Archives for Ferrets

Think You Know Ferrets? Take Our Quiz

Some people have preconceived ideas about ferrets, many of which simply are not true — or at least not the whole truth. If you have ever thought about sharing your space with a ferret, take this quiz to learn some interesting facts about this furry fellow.

Take Our Ferret Quiz

1. True or false: Ferrets are not very smart.

False. Quite the opposite is true — ferrets are highly intelligent animals. They can learn surprisingly quickly and are quite trainable. Most ferrets can be trained to come when called, do tricks and use a litterbox.

2. True or false: Ferrets are antisocial.

False. Ferrets are generally playful, affectionate pets, although they do have moments when they act more independent. When they reach adulthood (at 1 year old), most ferrets will try to gain your approval and spend a lot of time hanging around you and following you around.

3. True or false: Ferrets get into everything.

True. It does seem like ferrets get into everything — sometimes even if you think they can’t. For instance, things that are childproof most likely are not ferret-proof. Ferrets are curious and intelligent. Many can open drawers and cabinets, unscrew bottle tops and unzip zippers. If a ferret’s head fits into or through something, his body will probably fit, too. Expect to make slight modifications to your home, such as removing plants to prevent digging and adding plastic or wooden runners under carpeted doorways to discourage tunneling.

4. True or false: Ferrets bite everyone and everything.

False. Ferrets sometimes nip as part of playing. They tend to exhibit this rough play with other ferrets, but if their only playmate is you, they may bite you at first. Luckily, since ferrets are such smart creatures, they can often be trained to lessen this behavior.

5.  True or false: Ferrets are hostile toward children.

False. As a rule, ferrets are not inherently hostile toward anyone, and they certainly do not go around attacking children. However, it probably is not a good idea to get a ferret if you have an infant or young child (under about 8 years old). Even a well-taught, well-meaning child might inadvertently squeeze a ferret a little too hard and injure the animal’s delicate back, or harm him unintentionally in some other way. And ferrets, similar to dogs and cats, may bite if they are being hurt.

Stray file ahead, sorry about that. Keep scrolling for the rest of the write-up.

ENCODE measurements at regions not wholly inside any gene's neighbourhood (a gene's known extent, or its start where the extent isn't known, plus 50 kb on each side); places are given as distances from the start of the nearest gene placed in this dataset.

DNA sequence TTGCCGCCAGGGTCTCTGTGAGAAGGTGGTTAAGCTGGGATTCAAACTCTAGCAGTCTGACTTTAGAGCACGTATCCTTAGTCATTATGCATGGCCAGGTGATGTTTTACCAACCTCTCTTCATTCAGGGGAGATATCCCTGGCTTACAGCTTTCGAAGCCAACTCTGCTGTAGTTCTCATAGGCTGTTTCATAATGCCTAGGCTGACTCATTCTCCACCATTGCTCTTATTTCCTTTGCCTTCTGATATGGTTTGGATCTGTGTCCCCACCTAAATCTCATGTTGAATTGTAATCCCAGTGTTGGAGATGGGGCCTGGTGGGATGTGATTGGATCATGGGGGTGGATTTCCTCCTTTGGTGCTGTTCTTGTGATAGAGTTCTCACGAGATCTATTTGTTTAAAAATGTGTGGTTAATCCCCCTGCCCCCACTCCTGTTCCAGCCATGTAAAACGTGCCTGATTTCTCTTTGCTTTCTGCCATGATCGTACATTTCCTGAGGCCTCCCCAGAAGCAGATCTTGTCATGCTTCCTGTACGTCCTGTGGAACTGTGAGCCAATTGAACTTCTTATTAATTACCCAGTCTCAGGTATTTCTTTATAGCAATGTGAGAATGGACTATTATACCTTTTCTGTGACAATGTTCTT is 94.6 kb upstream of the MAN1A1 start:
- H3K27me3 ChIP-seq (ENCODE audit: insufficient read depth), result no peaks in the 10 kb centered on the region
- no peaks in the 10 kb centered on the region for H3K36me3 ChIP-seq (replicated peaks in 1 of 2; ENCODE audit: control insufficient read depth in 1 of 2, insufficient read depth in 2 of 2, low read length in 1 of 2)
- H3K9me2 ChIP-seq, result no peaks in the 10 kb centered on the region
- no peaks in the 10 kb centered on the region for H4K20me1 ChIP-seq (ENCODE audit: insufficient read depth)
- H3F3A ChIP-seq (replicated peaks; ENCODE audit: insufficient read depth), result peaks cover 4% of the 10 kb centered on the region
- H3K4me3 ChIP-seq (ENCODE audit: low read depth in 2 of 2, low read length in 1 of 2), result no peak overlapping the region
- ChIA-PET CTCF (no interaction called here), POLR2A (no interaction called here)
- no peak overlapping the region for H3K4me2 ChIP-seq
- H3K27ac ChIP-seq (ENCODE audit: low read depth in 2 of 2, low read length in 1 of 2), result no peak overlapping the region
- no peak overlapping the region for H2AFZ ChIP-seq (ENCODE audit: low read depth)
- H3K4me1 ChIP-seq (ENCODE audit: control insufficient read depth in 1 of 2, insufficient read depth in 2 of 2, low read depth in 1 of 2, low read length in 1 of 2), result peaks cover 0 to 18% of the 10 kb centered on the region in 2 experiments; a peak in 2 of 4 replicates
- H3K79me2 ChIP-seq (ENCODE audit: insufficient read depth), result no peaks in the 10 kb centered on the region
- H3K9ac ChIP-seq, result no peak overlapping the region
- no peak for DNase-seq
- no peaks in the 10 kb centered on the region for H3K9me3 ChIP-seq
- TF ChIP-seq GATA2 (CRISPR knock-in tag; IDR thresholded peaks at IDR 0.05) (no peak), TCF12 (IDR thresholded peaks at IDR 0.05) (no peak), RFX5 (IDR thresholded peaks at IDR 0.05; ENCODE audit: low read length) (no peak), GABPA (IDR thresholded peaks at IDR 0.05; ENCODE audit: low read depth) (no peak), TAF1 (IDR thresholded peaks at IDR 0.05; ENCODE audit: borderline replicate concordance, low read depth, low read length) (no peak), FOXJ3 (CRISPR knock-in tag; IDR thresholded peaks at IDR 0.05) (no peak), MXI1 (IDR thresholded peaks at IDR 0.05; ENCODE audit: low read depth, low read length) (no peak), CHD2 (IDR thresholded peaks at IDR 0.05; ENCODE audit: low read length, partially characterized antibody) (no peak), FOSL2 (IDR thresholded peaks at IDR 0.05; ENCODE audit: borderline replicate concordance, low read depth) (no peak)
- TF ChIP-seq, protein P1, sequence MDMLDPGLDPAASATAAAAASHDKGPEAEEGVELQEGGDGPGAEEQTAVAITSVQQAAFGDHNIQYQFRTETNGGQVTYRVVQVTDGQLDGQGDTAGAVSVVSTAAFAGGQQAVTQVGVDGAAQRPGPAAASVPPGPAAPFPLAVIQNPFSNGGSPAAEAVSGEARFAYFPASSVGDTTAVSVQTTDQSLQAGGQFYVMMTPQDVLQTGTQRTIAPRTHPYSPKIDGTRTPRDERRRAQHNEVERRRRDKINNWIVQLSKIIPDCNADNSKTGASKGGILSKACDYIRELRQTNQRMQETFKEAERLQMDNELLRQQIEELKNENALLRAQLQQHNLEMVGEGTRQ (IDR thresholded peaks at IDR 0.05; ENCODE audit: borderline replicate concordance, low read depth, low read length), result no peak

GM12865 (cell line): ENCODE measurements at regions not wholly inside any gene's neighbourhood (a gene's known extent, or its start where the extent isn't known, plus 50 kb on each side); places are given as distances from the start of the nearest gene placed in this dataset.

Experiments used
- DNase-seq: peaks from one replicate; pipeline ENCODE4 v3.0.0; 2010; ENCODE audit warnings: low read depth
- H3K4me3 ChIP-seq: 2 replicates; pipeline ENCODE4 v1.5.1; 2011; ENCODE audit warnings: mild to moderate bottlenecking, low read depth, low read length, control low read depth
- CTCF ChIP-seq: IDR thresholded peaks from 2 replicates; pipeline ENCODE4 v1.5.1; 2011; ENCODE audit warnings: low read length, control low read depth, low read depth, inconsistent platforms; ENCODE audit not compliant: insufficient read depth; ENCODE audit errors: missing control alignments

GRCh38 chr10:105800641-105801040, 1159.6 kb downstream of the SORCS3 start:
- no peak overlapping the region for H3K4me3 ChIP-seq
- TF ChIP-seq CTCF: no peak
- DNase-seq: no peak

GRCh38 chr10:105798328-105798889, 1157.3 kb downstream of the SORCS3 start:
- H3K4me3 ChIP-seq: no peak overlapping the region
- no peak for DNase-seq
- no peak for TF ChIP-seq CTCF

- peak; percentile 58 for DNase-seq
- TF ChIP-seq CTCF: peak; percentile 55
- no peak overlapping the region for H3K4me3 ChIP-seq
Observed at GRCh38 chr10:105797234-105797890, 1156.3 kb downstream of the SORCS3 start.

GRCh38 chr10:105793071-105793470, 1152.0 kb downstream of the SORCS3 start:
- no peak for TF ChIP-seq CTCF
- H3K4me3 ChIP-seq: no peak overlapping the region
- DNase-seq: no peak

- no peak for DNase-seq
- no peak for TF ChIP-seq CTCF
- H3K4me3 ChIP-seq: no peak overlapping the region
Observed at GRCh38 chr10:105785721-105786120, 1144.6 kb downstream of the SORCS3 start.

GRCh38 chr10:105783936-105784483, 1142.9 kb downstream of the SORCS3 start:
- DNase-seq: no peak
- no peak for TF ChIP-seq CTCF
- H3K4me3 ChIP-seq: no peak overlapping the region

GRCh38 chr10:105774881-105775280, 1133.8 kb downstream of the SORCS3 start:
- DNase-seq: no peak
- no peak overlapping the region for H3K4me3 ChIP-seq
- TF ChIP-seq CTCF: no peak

6. True or false: Ferrets have a peculiar smell.

True. Ferrets do have a distinctive musky odor. Even spayed or neutered, ferrets will retain that odor, although it will not be quite as strong. Ferrets do not need frequent bathing, but some owners bathe monthly. Changing their bedding frequently (at least weekly) will help diminish odors overall.

7. True or false: Ferrets sleep a lot.

True. While ferrets do sleep a lot — and quite soundly — they also love to run around. Ferrets are extremely active creatures and need to have time out of their cages — supervised, of course, to discourage inappropriate chewing and other mischief. Contrary to another popular belief, ferrets are not nocturnal. They may spend 75 percent of their time sleeping, but they tend to be active otherwise and can adapt over time to your schedule.

8. True or false: Ferrets need regular veterinary care.

True. Just like many other pets, ferrets need to receive vaccinations and routine veterinary exams, and should be spayed or neutered. Your veterinarian can help you learn more about these interesting pets.

10 Tips for Stress-Free Exams for Birds and Exotic Pets

Annual checkups are as important for birds and exotic pets as they are for dogs and cats. Many bird and exotic pet owners know this, but are reluctant to bring their animals to the vet because they think the experience will be too stressful. However, any stress your pet may experience is generally outweighed by the benefits of a thorough veterinary examination.

Here are 10 strategies you can use to help reduce stress when taking your bird or exotic pet for a checkup: